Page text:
Why OpenAI’s ChatGPT Is Such A Big Deal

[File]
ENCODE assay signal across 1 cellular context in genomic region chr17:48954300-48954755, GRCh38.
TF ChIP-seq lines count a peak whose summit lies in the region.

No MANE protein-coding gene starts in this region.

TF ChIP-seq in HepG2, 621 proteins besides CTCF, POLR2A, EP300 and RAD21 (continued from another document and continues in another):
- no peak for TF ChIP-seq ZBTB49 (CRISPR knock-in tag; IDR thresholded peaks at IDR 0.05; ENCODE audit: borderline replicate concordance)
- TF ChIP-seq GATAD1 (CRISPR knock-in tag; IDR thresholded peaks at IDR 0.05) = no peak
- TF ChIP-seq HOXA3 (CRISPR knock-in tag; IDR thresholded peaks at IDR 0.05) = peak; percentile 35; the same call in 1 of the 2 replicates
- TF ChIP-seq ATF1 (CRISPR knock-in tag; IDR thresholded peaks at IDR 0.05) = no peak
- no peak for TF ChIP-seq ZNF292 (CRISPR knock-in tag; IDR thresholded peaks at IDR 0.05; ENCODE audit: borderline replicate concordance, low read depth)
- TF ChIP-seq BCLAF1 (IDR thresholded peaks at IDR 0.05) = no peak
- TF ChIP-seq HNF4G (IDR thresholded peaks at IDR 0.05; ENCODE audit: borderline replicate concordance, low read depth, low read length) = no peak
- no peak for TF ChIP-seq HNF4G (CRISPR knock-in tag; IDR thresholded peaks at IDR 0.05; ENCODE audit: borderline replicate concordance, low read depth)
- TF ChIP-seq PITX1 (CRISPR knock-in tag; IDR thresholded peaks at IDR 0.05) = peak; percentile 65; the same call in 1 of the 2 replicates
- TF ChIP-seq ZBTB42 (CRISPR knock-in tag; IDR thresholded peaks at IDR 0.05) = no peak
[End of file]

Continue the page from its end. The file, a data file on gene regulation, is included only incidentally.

In the world of artificial intelligence. There's been one name that's been on everyone's lips lately. ChatGPT. ChatGPT. ChatGPT. OpenAI, the San Francisco-based startup that created ChatGPT opened the tool up for public testing in November 2022. In under a week, The AI model amassed over a million users, according to OpenAI's CEO. By the end of January, ChatGPT was averaging about 13 million visitors per day. Users have put the text-based AI chatbot through its paces with prompts ranging from the silly, to the practical and even the creative. The future is unfolding. It's hard to ignore. Automation is coming, just knocking on the door. The tool has become so popular that it's not unusual for users to be met with a message saying that ChatGPT is at capacity and can't handle any more queries. As a linguist and as a person who cares a lot about grammatical issues, stylistic issues, punctuation, spelling, The first thing that's really impressive is how good it is at basic writing. It's better than most of the writing that I've gotten from students over the decades. I would say it has been a explosion of interest around not just ChatGPT but around generative AI more broadly. I've described this in a couple different scenarios as being akin to an iPhone moment. Of course, as with any new technology, there are a number of legitimate concerns. If people believe that there's a problem with fake news, tools like this can only make the problem worse. OpenAI declined to be interviewed as part of this documentary. So in order to figure out what ChatGPT is and how it works, CNBC decided to go to the second best source and just ask the chatbot itself. We entered our questions into the bot's web interface and Instructed ChatGPT to answer in a one to two sentence interview format. We used the text to speech software to give ChatGPT a voice. Can you give me a short description of yourself and then tell me what kinds of things can you do? I am ChatGPT, a large language model trained by OpenAI. I am capable of understanding and generating text and can answer a wide range of questions as well as generate creative writing and text summaries. So a lot of the people that have used your services seem to think that you're pretty smart. Tell me, how do you have all of this knowledge? I have been trained on a massive data set of text which allows me to understand and generate text on a wide range of topics. The data set contains a wide variety of information, such as books, articles and websites, which allows me to have knowledge on many different subjects. Do you have any limitations or are you sometimes wrong? As a language model, I don't have my own personal experiences or beliefs. I can only base my responses on the information that I've been trained on, which means that my answers may be limited in their accuracy or completeness. Additionally, my Knowledge is based on the data that was available to me at the time of my training, so it may not be up to date. And as an AI model, I might make mistakes based on the model's predictions. The maker of ChatGPT, OpenAI, has some big backers, including Microsoft, LinkedIn co-founder Reid Hoffman and Khosla Ventures. Elon Musk also helped to cofound the company back in 2015. ChatGPT, which stands for Generative Pre-trained Transformer, is just one of the company's projects, all of which support its goal of ensuring that artificial intelligence benefits all of humanity. At the core of ChatGPT and other chatbots like it, is What experts refer to as a language model. For ChatGPT, that model is called GPT 3.5. Language model is the underlying technology that powers the chatbot. I like to think about it as the language model being the engine and the chatbot being the car. And so the language model itself is a sort of a it's a complex, what they call, machine learning software. It's the thing that sifts through the data and finds patterns and the chat interfaces which when people interact with, that's where they receive the answers from. Chatbots have been around for a while, but most have been tailored towards very specific tasks, such as answering basic customer service questions about your phone bill. ChatGPT is much more sophisticated thanks to the wide sweeping data on which it was trained. OpenAI doesn't reveal specific data that you use to train. What we do know that it's a ton. It surfs the web, spools, all that Internet data. They do Wikipedia entries, a lot of archived books. ChatGPT is part of a growing field of AI known as Generative AI. Most of AI in the last couple of decades has really been around analyzing existing data. So finding an anomaly in data, detecting fraud, making a movie recommendation. Generative AI is very different. It allows you to create brand new content. That content can be text like a news article or poetry or marketing copy in a website. It can be video. It could even be audio, like creating brand new music. The technology has venture capitalists excited. Funding for generative AI companies reached $1.37 billion in 2022 alone. Microsoft has been investing in OpenAI since 2019, when the company committed $1 billion to the startup. In January, Microsoft announced a third round of investment. One expert said that it could cost up to $3 million a month, about $100,000 a day. A lot of AI researchers have sort of estimated that it costs millions of dollars to train and then operate, plus the bandwidth of keeping it alive when it's under heavy Use. I mean, these are not cheap software programs. They require a lot of investment. In a tweet, OpenAI CEO, Sam Altman, said that while the average cost per query is a few cents, the compute costs are eye-watering. Enter Microsoft. OpeningAI trained the models that power c=ChatGPT on Azure, Microsoft's public cloud infrastructure. That's a bunch of servers sitting in a data center in the middle of the state of Washington and many other locations around the world. But OpenAI is not the only company trying to crack the generative AI code. Big tech companies and startups alike are developing A slew of generative AI programs that can transform texts to pictures or videos and offer coding suggestions, among other use cases. One VC firm estimates that there are over 450 startups now working on generative AI. Meanwhile, Microsoft, Meta and Google have all developed their own language models to power their version of Conversational chatbots. Though development has not always gone as planned. Back in 2016, Microsoft released Tay, which was promptly shut down for spewing foul language. Unlike some of the other hyped technology sectors in the past few years, this has a very real application both for individuals and for enterprises right now. Microsoft has taken some of the products that OpenAI has built and added it to products it has. So, for example, CarMax is a company that lets you look at reviews of cars. And what CarMax did is it took the OpenAI service on Azure and it summarized all of those reviews of the Kia Sorento. And that way you don't have to go through 500 reviews. Microsoft is reportedly also considering adding ChatGPT to its Bing search engine in a bid to compete with Google. One company that's already experimenting with such a feature is You.com, which lets users conduct a search Using a conversational format. However, AI tools are still far from perfect, and experts argue that users should take care to not rely on them too heavily, at least not for the time being. It's a sentiment shared even by OpenAI's CEO who said, quote, "It's a mistake to be relying On it for anything important right now. It's a preview of progress. We have lots of work to do on robustness and truthfulness." There's a lot of kinks that need to work out. For instance, it generates a lot of wrong answers. And it's really confident, though. I talked with a legal research firm that told me when they tried using it to study court cases or to summarize court cases, it was getting a lot of the history wrong. So they couldn't use it as a legal research tool as of yet. With its massive user base, the misinformation issue is One that's top of mind for Google. During a monthly all-hands meeting, Google executives said that Google has much more reputational risk in providing wrong information and is thus moving more conservatively than a small startup when it comes to releasing its chatbot publicly. The company is, however, already internally testing an AI-powered chatbot And an alternative search page that can use a question and answer format. Another issue with the current iteration of AI technology is that it can be biased or toxic if the databases that it pulls from are also biased or toxic. People have already found instances of it generating Biased answers like associating women with housework, men with more scientific endeavors in certain examples. You know, OpenAI has acknowledged this, but that's an issue that's been long plagued the AI industry and a lot of companies trying to evaluate its use. Many of these datasets do have some kind of cleaning, vetting Or wrangling process that removes content that is deemed offensive or pornographic or otherwise unacceptable so that the dataset you get on your end is clean. But cleaning up this large dataset can come at a real human cost. A recent investigation by TIME found that OpenAI initially outsourced workers in Kenya to Sift through thousands of snippets of texts describing horrific situations including sexual abuse, violence and hate speech. The workers' job was to label these examples as inappropriate so that ChatGPT could learn to detect and filter out toxic content. According to the TIME investigation, a number of these workers walked away from the job traumatized. CNBC reached out to OpenAI for comment regarding this incident, but the company did not respond. Despite these efforts, there's been instances where ChatGPT has provided instructions on things like bomb making. Though experts say OpenAI is adding guardrails almost daily to prevent ChatGPT from answering such queries. What do you do if somebody asks you to do something potentially dangerous like how to make a bomb? I cannot provide instructions or information on illegal activity such as bomb making. Even though generative AI like ChatGPT still has a long way to go, predictions about how the technology will influence Our society are already swirling. One prominent discussion centers around generative AI's propensity to replace some human workers. Among the industries that may be most affected by ChatGpt, experts say, are journalism, law and translation. Programing may also change, with companies already training generative AI models to write basic code. Relatively few of the stories in newspapers or on television news are done as investigative reporting. They're more reporting information, and that's something that generative AI is exceedingly good at. There now are an increasing number of tools for generating briefs, which lawyers write. Tools like this, Barron says, even have the advantage of Customizing briefs for a specific judge by taking all of the data of their past opinions and seeing which briefs succeeded in winning the case. But not everyone shares this outlook. This is not something that's going to take your job. It's a novelty. It's a gimmick. ChatGPT is fun and interesting, but it's Ultimately an iterative step forward in how people can see the capabilities of artificial intelligence in the world of language. Nevertheless, society has already had to adapt. Worries around students misusing ChatGPT have prompted a number of school districts around the country to ban the tool. Baron suggests that educators could go back to Having students take oral exams or have students turn in multiple handwritten drafts of a paper so that teachers can see the progress of a student's writing instead of just the end result. Meanwhile, image generating programs like OpenAI's Dall-E2 have raised complicated questions around creativity and ownership. Still, some experts believe there's no replacing the human brain. Large language models are about language, so they don't understand the world outside of language the way that you and I and other humans do. What it may do is take away some of the really annoying Tasks that were part of our job that we didn't really want to do, like some of the data cleaning and data prep tasks. But I think this will ultimately create more opportunities for knowledge workers in the long run than the opportunities that it will preclude. As for ChatGPT's thoughts, they're quite nuanced for a bot. Do you think that AI, like yourself, will completely change the world? AI has the potential to greatly impact various industries and fields, but its impact will depend on how it is used and developed. And responsible usage is crucial To ensure that its impact is positive.